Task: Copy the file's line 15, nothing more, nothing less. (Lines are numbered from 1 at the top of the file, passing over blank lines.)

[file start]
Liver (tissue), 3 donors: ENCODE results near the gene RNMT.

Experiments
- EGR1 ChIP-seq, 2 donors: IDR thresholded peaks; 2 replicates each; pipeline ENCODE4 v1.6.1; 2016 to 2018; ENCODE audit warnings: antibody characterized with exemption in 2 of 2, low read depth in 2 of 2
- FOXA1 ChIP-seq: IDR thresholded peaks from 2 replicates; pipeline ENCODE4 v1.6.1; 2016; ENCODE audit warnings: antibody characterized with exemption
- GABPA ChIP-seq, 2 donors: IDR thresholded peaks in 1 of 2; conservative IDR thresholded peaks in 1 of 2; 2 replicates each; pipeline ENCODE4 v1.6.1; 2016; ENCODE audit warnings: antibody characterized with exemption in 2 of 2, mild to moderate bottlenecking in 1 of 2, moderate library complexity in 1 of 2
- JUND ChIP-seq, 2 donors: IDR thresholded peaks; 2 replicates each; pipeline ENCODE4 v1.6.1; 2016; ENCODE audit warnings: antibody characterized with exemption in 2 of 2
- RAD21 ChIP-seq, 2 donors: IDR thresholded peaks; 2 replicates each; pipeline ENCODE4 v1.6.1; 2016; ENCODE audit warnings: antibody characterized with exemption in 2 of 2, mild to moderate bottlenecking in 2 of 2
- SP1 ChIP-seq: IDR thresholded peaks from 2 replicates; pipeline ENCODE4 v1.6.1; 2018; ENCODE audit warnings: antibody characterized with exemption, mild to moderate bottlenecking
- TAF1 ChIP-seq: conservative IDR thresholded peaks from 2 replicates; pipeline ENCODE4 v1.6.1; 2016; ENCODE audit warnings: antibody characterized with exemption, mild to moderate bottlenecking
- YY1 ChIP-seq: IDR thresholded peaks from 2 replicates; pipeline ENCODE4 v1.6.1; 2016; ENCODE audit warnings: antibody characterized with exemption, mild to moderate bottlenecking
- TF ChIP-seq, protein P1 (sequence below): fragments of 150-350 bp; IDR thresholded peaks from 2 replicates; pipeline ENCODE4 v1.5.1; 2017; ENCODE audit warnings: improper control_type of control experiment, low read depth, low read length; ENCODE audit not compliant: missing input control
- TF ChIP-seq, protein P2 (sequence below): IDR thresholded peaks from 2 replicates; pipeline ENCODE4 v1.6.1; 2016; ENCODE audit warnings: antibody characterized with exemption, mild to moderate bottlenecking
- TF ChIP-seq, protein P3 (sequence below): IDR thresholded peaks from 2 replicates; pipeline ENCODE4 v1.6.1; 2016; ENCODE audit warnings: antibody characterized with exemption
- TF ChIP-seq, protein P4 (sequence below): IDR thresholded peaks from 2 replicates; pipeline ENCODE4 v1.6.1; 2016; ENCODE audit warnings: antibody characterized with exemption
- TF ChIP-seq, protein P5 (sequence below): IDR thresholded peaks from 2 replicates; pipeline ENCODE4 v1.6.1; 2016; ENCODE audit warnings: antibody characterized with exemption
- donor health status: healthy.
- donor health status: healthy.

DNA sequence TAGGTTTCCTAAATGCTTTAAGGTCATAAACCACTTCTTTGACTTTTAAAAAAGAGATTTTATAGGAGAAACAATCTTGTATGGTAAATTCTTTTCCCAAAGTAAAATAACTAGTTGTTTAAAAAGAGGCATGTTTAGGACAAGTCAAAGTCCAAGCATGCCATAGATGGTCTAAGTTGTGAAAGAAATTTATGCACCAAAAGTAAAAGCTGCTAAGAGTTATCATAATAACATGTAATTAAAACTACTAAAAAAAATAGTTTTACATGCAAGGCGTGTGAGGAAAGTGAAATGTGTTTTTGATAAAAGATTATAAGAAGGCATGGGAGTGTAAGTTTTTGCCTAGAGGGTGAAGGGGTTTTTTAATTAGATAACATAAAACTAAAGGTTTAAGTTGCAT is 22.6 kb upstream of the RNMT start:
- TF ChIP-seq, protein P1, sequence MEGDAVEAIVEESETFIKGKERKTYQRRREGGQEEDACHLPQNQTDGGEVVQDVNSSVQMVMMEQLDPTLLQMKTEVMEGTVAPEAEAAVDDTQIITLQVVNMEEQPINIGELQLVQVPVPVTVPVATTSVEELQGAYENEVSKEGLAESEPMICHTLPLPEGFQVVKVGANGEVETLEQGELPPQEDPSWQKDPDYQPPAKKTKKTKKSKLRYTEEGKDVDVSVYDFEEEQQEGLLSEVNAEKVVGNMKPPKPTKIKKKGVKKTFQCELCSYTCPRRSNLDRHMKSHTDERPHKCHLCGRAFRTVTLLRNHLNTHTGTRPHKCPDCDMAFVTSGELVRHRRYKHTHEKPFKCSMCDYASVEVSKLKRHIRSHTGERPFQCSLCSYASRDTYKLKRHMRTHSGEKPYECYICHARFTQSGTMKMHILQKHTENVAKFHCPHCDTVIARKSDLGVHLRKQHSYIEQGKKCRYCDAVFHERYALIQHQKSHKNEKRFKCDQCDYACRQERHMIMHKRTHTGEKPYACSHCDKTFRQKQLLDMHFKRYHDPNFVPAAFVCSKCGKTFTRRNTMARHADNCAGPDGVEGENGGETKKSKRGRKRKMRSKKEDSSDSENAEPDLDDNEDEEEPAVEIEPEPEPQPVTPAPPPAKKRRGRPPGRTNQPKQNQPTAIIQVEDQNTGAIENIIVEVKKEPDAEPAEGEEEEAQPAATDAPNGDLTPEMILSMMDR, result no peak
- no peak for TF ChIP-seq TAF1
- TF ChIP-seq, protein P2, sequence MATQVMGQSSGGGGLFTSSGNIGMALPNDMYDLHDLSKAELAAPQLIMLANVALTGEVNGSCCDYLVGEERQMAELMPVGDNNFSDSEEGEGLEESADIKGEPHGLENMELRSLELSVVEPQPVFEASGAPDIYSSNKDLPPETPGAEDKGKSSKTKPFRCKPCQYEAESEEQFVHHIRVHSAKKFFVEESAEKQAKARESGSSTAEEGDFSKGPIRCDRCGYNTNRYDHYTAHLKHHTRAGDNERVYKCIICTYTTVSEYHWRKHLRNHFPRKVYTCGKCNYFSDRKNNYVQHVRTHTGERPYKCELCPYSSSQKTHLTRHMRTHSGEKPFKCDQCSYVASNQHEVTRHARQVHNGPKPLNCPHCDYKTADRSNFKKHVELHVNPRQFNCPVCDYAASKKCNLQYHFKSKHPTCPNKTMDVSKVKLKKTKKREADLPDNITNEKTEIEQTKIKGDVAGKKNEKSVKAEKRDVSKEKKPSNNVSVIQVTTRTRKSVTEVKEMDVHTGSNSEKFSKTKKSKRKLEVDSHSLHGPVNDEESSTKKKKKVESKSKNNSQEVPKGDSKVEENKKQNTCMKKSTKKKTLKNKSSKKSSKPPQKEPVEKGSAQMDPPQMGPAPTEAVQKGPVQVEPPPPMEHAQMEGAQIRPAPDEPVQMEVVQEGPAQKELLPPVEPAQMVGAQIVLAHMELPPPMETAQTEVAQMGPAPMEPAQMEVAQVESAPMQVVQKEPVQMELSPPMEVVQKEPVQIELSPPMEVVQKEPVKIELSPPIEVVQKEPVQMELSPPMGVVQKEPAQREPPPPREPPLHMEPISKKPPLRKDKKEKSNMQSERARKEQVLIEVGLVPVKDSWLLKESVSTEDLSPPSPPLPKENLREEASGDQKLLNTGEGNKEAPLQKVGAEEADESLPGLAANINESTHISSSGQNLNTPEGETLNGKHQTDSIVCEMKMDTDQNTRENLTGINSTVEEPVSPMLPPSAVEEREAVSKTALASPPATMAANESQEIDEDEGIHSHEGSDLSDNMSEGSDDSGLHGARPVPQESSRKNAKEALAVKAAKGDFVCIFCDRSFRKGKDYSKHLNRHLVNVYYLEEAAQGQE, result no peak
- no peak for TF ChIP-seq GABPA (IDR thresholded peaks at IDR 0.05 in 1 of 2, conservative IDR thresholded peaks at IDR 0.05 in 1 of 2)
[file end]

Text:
- TF ChIP-seq, protein P5 (sequence below): IDR thresholded peaks from 2 replicates; pipeline ENCODE4 v1.6.1; 2016; ENCODE audit warnings: antibody characterized with exemption